3. The Department of Children, Equality, Disability and Integration has placed a greater strategic emphasis on redirecting funding from disability support providers to existing bodies including schools and sports clubs at the epicentre of the community. This is a positive development for grassroots sports clubs, but news of this and other relevant policy changes don’t always reach their intended audiences. Communicating this message to volunteer-led sports clubs is vital to the success of this change in strategic direction.

Recommendations for Government / local authorities

  1. Make it easier for people with disabilities to exercise in local amenities. Undertake an audit of what amenities or facilities are currently available. Are they accessible by public transport? Is it a dirt track or properly surfaced?
  2. Access to universally designed bathroom facilities should be a non-negotiable in all public parks, playing fields and greenway cycling routes.
  3. Wheelchair accessible car parking facilities and public access points, including gates, should be a non-negotiable in all parks and playing fields.
  4. County councils have a unique bird’s eye view within the community. There is an opportunity to do more to connect the dots between existing service providers, local sports clubs and people with disabilities.
  5. Agility matters. The needs of individuals and a community change over time. It is important that those with decision making capacity and budgetary oversight remain agile and able to pivot to the changing needs within the community.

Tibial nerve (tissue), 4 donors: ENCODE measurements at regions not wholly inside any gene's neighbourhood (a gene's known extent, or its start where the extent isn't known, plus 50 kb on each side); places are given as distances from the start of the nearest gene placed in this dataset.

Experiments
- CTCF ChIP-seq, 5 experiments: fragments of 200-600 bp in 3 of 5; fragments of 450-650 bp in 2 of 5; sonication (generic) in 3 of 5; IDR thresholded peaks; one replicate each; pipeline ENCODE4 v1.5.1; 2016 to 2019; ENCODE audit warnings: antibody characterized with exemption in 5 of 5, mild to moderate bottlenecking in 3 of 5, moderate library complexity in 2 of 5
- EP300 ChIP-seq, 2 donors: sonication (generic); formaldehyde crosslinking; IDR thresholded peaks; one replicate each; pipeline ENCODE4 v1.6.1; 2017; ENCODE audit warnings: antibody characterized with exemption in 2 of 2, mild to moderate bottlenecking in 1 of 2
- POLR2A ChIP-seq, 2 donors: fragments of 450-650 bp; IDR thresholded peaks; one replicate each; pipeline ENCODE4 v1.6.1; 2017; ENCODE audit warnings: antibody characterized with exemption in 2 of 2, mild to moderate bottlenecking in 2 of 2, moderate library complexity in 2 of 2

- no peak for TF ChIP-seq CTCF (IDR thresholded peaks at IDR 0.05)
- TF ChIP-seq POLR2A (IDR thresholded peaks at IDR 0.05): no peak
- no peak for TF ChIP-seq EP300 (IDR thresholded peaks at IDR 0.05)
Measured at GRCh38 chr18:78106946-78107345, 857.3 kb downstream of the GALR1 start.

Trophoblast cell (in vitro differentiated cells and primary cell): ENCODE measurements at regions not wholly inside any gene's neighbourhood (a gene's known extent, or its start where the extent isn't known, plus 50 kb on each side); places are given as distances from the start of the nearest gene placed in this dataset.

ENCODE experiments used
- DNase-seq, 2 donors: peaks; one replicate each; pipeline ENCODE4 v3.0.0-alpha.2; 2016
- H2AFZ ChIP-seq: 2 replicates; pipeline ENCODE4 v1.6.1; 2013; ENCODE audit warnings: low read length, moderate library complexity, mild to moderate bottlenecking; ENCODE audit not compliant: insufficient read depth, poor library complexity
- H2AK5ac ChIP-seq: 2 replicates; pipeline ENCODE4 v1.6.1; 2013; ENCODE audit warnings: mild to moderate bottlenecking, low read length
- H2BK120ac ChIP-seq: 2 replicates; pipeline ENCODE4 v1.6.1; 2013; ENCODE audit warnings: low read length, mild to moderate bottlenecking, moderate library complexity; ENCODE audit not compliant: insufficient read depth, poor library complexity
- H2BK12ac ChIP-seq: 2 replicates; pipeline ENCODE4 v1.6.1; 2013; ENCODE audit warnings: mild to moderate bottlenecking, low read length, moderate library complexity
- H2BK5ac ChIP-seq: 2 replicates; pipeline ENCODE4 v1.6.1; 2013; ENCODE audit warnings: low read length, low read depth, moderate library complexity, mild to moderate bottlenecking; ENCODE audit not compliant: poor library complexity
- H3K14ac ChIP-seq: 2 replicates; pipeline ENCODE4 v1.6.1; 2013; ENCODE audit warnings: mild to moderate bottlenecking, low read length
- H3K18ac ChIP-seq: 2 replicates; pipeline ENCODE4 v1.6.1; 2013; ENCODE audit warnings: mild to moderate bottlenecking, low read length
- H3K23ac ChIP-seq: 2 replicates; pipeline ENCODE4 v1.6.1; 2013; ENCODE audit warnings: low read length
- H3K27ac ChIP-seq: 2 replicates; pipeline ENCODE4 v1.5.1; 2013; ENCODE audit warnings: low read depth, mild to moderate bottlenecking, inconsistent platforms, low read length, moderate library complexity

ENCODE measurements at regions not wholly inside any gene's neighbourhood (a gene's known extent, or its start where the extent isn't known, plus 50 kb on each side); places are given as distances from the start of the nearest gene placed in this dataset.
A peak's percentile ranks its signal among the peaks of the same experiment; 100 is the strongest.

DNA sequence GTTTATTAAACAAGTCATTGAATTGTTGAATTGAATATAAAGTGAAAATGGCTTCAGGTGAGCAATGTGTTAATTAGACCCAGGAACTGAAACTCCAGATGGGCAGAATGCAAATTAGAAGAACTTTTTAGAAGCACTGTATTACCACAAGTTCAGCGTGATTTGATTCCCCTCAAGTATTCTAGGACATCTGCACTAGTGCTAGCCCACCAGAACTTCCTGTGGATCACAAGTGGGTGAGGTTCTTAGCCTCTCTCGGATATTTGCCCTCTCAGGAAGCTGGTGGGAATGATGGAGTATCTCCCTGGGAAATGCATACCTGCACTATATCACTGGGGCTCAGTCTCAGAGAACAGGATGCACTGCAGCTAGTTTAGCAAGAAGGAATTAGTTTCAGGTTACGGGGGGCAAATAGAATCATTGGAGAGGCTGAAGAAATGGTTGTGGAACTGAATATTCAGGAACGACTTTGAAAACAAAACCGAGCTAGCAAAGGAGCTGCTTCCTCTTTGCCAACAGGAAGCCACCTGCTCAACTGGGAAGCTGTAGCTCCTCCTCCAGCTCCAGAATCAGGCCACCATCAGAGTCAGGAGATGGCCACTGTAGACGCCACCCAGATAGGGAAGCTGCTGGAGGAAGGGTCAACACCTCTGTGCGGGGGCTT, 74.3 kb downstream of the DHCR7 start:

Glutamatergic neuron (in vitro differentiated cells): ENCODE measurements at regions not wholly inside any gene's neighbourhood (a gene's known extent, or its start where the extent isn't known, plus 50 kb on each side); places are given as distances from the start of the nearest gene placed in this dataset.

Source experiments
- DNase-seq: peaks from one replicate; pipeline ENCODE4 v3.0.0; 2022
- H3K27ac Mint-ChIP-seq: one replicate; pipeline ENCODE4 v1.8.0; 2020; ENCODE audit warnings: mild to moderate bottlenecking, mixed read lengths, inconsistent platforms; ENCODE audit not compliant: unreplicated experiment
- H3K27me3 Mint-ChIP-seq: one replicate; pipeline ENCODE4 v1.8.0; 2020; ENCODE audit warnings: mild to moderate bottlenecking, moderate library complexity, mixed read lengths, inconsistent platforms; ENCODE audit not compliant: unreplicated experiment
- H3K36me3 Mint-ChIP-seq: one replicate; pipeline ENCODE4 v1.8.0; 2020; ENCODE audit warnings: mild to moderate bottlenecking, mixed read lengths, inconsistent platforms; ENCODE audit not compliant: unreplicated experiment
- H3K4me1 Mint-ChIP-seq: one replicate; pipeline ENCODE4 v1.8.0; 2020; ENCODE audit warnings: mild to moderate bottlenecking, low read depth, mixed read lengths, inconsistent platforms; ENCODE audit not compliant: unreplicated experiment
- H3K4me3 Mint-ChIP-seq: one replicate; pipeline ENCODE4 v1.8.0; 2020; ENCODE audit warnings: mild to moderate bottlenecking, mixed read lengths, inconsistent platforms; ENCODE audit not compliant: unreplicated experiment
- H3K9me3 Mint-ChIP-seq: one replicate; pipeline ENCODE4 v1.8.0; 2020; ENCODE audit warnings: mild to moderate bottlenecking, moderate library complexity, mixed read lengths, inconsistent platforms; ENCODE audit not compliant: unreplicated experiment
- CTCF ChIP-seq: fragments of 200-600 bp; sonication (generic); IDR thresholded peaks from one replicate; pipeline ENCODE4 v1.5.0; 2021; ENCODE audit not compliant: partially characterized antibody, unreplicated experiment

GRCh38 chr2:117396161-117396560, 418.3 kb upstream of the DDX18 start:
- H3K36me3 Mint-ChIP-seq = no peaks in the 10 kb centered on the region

Speaking in advance of the AccessAbility symposium, Sylvia Coldrick, of Liberty Insurance, said:

“Ireland is fortunate enough to boast an incredible network of volunteer-run sports clubs that do brilliant work in the community on a weekly basis, particularly for young people. Many of these clubs represent the very heartbeat of their communities, and their existence is only made possible by the good-will, enthusiasm, and generosity of spirit of their volunteer coaches and administrative support.

“Our research demonstrates that there is a clear appetite on the part of these clubs to do more to support new and existing members with disabilities, and to ensure that they feel welcome and involved at all levels of the club.

“However, there are practical barriers at play, and resource-thin clubs need greater support on this journey. There is clearly a need for greater Government investment at all levels of Irish sport, but particularly in making sports facilities more accessible to those with disabilities. There is also an evident disconnect relating to what Government grants are currently available and how to go about applying for this funding.

“The AccessAbility symposium created a platform to discuss some of the practical and cultural challenges at play, and to identify potential solutions relating to how we can make organised sport more accessible and inclusionary to everyone in the community.

“We want to build on the momentum of the symposium in the year ahead. To do so, we have collated 12 key recommendations, as voiced by our contributors on the day, to help move this discourse from awareness to action.”